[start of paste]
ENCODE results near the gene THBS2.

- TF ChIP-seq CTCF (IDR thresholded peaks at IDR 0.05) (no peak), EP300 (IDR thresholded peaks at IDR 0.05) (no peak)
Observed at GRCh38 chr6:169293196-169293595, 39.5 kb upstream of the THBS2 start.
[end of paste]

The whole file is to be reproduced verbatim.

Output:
ENCODE results near the gene THBS2.

- TF ChIP-seq CTCF (IDR thresholded peaks at IDR 0.05) (no peak), EP300 (IDR thresholded peaks at IDR 0.05) (no peak)
Observed at GRCh38 chr6:169293196-169293595, 39.5 kb upstream of the THBS2 start.